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The days are long enough to find time for irrigation, harvesting and weeding, and so we came into the production of our summer varieties late this month – bottle gourd, ridge gourd, Indian cucumbers, bhindi and even a little zucchini, cluster bean and chandaliya, and sometimes green bananas, which taste amazing when cooked with some green papaya and chenopodium leaves ('goosefoot' family of plants that quinoa belongs to). We also tasted some freshly harvested sangri and gunda this month – the latter prepared with sweetened green mango and fenugreek seeds.

In a world when big agro companies have cast their toxic shadow over small scale farmers to the degree that annually, for at least a decade, a minimum of 12,000 farmer suicides have been recorded in this great sub continent, it is always heartening to know that even in extreme and barren conditions, where rain has not been seen now for 8 months, that we can produce something from our own organically nurtured land.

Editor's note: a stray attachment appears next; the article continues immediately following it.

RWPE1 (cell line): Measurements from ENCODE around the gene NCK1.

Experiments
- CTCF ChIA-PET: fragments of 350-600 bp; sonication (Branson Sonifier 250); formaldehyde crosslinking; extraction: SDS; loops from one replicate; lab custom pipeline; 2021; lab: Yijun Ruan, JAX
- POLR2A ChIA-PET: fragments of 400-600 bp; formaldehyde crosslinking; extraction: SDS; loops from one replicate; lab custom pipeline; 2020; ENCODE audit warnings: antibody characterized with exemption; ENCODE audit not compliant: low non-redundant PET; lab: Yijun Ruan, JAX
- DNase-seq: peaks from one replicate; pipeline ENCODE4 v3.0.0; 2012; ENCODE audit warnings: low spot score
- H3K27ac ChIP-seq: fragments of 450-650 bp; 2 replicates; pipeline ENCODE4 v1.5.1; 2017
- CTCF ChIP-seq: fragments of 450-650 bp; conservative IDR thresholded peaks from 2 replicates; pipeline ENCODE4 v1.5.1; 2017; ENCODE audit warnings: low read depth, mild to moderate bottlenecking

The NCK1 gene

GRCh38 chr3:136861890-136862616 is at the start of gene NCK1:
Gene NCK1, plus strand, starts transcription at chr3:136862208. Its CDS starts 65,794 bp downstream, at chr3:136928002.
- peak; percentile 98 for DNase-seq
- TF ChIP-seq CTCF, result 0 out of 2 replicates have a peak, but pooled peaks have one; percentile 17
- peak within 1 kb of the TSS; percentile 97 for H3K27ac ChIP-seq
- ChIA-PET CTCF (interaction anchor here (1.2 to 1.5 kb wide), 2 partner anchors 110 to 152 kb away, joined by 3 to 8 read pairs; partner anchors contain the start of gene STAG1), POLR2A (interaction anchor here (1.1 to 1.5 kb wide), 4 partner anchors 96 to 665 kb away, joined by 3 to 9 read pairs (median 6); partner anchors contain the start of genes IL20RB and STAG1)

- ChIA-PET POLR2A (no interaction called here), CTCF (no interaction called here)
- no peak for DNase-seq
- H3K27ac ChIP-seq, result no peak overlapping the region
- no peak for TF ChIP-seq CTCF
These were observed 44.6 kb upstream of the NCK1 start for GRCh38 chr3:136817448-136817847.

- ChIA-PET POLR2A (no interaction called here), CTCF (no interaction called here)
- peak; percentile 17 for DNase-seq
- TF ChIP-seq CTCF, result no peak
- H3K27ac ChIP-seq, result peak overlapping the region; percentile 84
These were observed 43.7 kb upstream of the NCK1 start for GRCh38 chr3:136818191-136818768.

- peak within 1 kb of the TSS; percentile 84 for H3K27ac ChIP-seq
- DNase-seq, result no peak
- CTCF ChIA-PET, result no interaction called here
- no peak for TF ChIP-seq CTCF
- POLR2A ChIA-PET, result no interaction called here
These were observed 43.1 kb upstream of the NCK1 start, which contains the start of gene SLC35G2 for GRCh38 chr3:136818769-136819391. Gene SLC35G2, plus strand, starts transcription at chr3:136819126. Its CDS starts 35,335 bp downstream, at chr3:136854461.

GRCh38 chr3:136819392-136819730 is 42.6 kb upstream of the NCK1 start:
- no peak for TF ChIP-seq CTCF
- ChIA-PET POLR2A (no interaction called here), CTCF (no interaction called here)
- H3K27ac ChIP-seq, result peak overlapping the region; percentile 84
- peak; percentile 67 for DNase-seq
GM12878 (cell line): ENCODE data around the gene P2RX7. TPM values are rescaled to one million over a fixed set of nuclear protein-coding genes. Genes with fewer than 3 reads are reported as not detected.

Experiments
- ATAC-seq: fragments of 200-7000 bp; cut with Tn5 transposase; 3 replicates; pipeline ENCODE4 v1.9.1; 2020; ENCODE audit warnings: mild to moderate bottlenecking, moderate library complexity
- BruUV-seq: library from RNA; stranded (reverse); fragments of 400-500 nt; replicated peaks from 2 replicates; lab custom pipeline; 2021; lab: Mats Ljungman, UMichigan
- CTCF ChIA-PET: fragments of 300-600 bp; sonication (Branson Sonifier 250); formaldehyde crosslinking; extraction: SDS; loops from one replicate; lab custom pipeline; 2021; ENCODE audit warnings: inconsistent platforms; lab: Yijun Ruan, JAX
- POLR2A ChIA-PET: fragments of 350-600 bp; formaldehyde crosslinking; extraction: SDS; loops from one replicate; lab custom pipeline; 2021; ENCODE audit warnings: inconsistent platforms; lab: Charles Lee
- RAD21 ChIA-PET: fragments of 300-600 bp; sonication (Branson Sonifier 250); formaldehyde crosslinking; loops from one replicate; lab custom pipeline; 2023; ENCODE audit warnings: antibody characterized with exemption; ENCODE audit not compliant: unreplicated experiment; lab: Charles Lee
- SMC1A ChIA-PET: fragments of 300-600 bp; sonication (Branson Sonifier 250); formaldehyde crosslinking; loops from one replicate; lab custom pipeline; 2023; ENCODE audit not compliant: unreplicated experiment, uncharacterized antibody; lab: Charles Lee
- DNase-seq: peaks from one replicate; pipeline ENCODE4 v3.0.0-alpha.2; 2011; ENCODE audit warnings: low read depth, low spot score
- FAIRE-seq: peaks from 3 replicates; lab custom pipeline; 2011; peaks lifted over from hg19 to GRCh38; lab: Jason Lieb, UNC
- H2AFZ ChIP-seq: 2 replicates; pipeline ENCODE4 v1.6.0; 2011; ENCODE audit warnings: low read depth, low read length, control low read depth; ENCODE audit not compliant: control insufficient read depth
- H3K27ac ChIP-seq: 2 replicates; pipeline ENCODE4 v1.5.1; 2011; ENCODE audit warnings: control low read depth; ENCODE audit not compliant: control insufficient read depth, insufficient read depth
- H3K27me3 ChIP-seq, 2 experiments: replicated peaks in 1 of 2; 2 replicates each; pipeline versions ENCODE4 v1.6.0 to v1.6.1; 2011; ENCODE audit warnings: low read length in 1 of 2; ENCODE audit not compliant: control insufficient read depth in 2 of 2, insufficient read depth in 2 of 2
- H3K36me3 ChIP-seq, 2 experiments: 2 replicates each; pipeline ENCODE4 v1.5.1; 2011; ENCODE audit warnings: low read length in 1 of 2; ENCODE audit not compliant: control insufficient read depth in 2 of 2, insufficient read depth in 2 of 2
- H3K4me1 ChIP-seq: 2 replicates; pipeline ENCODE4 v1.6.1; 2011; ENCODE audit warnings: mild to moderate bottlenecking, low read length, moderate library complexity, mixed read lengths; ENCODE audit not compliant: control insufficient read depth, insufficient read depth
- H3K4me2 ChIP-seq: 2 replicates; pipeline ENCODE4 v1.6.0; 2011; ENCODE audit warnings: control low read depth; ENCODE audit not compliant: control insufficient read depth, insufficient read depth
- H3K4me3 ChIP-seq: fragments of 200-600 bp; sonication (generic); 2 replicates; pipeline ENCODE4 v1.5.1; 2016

tarkakdi   local cucmbers 72dpi 1200 wm 2018 cucumber plantation Big Garden 72dpi 1200 wm
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When Swamiji arrived here on the 25th, he immediately spoke about Colony Collapse Disorder (CCD) in the bee populations, which has been a serious problem on our planet since about 2007. Pesticide use is primarily responsible for this so-called phenomenon. When we support those that use these sprays and poison our soil with urea and other artificial fertilisers, then we are complicit in the damage being done to the environment. If you only want a certain type of cucumber – a hybrid type that is familiar to you – then you are supporting that damage by adding to the demand for the supply. When the demand stops, so will the supply. This is not 'rocket science', just common sense, and even then, organic growers are fighting ignorance and even opposition in every country on this planet, including here in India. It is a David and Goliath type battle, where eventually the small and meek, but not weak, will overcome the might of the giant – the bully and the profiteer.